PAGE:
Fridays have been designated pizza and movie night at our house for several years. This means we will have anywhere from two to six people gathered around the tele, usually sipping suds of one type or another (microbrews for adults, root beer for kids), anticipating whatever is their ideal engaging and entertaining movie. The most difficult part of this night is figuring out what movie to watch. On nights when it's a family movie night, this decision is especially difficult. Finding a good "family movie" is challenging! I use the term "family movie" loosely, since some of our choices may not really fit the bill of being family friendly in everyone's eyes. We don't let our 11-year-old daughter view violent movies, and she doesn't want to see a lot of romance... ewww... but we figure it's often easier to have her close her eyes and sometimes ears, than rule out a movie entirely because of a questionable scene or a few bad words. Some of the movies out there that are so-called "family" movies are impossible for us to suffer through. So with that said, here are just a few of our favorite family movies: Finding Nemo, The Incredibles, Shrek, Chicken Run, Cold Comfort Farm, Funny Face, Legally Blonde, The Devil Wears Prada, Raising Helen, Princess Diaries (1 and 2), Little Miss Sunshine (this one's not for young children, it's the only R rated movie we've allowed our young one to see) if you haven't seen it, it's a must, hilarious!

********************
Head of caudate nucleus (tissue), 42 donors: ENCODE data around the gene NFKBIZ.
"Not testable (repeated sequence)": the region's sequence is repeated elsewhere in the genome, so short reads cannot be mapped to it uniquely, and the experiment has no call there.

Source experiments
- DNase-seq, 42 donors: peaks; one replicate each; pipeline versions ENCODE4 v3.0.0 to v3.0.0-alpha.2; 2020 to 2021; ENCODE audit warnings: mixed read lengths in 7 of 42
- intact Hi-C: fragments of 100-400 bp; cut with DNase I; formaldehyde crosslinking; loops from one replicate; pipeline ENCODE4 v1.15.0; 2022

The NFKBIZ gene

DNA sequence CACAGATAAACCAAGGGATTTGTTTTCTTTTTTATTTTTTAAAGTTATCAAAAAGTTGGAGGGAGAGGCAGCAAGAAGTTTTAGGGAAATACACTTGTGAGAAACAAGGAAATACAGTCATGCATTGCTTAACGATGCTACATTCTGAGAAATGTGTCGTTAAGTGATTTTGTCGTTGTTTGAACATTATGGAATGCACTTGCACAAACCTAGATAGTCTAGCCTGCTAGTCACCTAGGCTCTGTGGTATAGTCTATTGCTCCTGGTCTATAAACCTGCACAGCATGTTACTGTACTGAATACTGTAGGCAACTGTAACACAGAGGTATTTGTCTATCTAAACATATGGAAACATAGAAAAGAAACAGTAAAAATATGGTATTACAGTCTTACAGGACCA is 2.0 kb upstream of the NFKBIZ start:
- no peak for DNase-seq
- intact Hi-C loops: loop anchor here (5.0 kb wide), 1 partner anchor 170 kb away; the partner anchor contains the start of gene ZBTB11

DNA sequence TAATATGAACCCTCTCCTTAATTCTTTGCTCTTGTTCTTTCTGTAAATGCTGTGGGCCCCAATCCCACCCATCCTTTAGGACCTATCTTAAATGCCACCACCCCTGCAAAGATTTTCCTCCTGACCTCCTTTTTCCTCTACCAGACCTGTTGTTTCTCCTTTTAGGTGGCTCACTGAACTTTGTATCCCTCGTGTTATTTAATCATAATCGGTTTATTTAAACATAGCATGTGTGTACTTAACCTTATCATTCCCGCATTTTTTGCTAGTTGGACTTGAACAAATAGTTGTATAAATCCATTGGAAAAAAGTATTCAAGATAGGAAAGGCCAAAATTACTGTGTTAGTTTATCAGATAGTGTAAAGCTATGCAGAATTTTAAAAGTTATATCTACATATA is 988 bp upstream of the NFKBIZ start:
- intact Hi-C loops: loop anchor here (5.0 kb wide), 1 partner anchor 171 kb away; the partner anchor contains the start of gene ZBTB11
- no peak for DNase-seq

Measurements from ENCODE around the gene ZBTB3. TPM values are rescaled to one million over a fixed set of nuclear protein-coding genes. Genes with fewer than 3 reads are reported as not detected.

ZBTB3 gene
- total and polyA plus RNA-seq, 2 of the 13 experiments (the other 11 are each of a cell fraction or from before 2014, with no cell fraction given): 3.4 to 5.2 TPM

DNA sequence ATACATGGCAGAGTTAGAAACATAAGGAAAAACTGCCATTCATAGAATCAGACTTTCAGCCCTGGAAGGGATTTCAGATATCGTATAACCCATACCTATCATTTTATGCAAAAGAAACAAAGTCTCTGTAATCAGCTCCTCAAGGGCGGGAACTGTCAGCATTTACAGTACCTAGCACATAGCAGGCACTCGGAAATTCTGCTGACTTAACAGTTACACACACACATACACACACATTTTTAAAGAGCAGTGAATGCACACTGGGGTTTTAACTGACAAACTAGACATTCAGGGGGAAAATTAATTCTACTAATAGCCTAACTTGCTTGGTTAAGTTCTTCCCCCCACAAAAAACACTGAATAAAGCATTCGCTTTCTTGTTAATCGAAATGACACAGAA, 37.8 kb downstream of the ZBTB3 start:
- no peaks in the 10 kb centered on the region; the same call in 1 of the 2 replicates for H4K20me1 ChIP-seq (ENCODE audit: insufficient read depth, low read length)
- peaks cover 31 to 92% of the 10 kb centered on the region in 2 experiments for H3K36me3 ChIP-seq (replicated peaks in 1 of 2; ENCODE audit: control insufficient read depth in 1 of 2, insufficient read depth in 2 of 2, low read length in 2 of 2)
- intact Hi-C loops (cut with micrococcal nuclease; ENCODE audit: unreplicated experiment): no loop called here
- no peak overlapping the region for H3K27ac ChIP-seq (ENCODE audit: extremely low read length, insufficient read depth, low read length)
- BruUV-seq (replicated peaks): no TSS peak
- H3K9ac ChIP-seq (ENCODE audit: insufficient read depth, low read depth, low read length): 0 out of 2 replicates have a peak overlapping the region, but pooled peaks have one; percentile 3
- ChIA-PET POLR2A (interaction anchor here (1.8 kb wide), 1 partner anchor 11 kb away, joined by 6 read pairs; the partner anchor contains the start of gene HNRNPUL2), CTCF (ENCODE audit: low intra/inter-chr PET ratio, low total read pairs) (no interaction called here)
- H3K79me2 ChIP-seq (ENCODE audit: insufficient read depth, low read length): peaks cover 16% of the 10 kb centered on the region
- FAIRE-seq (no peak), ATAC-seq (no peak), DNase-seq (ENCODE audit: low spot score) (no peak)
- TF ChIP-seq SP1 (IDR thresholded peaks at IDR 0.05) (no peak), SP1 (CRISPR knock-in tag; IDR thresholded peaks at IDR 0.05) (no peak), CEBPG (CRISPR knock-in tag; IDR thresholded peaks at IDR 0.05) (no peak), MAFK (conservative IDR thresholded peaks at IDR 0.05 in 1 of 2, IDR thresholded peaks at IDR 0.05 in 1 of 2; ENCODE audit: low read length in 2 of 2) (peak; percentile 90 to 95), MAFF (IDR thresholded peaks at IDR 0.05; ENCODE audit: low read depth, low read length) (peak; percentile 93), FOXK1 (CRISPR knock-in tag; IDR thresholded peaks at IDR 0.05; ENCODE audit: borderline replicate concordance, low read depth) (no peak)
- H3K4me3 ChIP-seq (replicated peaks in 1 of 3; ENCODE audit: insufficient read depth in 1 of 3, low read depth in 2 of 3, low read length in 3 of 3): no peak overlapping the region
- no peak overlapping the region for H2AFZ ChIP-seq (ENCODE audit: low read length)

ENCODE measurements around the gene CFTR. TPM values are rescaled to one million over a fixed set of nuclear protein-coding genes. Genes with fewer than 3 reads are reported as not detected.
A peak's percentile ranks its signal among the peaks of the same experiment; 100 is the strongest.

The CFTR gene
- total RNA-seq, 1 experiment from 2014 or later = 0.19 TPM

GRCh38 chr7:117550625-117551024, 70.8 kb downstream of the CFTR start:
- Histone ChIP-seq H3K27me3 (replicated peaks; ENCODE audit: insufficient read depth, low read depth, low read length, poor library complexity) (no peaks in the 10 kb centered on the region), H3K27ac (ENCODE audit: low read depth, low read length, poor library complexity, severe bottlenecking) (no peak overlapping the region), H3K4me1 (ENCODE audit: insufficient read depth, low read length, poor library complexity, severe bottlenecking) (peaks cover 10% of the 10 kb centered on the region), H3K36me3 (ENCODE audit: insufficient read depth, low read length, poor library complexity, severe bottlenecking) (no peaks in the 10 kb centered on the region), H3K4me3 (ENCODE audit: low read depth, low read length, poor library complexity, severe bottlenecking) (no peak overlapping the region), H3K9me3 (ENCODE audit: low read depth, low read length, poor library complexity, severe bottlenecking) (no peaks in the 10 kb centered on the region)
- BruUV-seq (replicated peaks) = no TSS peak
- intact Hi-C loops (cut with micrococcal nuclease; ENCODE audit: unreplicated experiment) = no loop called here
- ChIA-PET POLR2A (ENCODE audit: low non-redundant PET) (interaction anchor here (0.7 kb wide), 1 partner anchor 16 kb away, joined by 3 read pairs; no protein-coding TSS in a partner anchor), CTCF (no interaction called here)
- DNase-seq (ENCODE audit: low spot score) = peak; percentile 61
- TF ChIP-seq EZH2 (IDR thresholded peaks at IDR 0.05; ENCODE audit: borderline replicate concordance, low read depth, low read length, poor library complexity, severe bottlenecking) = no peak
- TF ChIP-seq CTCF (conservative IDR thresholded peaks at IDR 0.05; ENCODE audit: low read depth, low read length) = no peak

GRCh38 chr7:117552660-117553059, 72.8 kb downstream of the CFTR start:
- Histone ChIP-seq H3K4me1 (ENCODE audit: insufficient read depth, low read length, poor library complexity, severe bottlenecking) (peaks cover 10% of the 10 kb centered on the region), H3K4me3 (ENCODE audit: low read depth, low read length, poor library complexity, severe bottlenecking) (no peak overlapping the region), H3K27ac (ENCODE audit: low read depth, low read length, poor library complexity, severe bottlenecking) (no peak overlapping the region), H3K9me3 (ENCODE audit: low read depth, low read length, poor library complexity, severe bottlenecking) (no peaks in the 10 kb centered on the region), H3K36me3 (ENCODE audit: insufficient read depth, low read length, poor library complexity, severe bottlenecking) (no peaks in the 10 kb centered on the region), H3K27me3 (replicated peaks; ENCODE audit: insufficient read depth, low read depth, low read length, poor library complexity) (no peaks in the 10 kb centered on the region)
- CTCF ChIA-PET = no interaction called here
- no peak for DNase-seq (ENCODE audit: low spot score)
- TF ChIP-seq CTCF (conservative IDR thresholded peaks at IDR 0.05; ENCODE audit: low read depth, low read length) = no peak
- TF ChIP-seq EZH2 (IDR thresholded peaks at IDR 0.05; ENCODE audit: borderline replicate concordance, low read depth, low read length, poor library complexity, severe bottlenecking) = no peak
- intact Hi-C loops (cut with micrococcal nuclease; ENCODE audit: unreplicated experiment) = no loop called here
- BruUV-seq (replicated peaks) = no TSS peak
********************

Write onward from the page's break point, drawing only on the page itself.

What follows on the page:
We have one of those Apple TV boxes that allows you to rent movies directly from your TV. The choices have been slowly expanding to include some of the old classics, one of our favorite genres. My husband ran across Night of the Iguana, a film based on a screenplay by Tennessee Williams and directed by John Huston, 1964, starring Ava Gardner, Richard Burton and Deborah Kerr. Since it was just the three of us, and our daughter was working on a school paper, she saw this one only in fragments. Great story, photography, acting, it always left you guessing, not at all predictable. This movie helped put Puerta Vallarta on the map as a destination resort.

Reverend Shannon (Richard Burton) and Maxine (Ava Gardner) in Night of the Iguana

Last night's fare included homemade pizza with a pesto base, topped with caramelized onion, roasted red pepper, roasted garlic, portobello mushroom, mozzarella, and a smidgen of goat cheese (chèvre).

homemade pizza

Tuesday, January 13, 2009

Coop cleaning day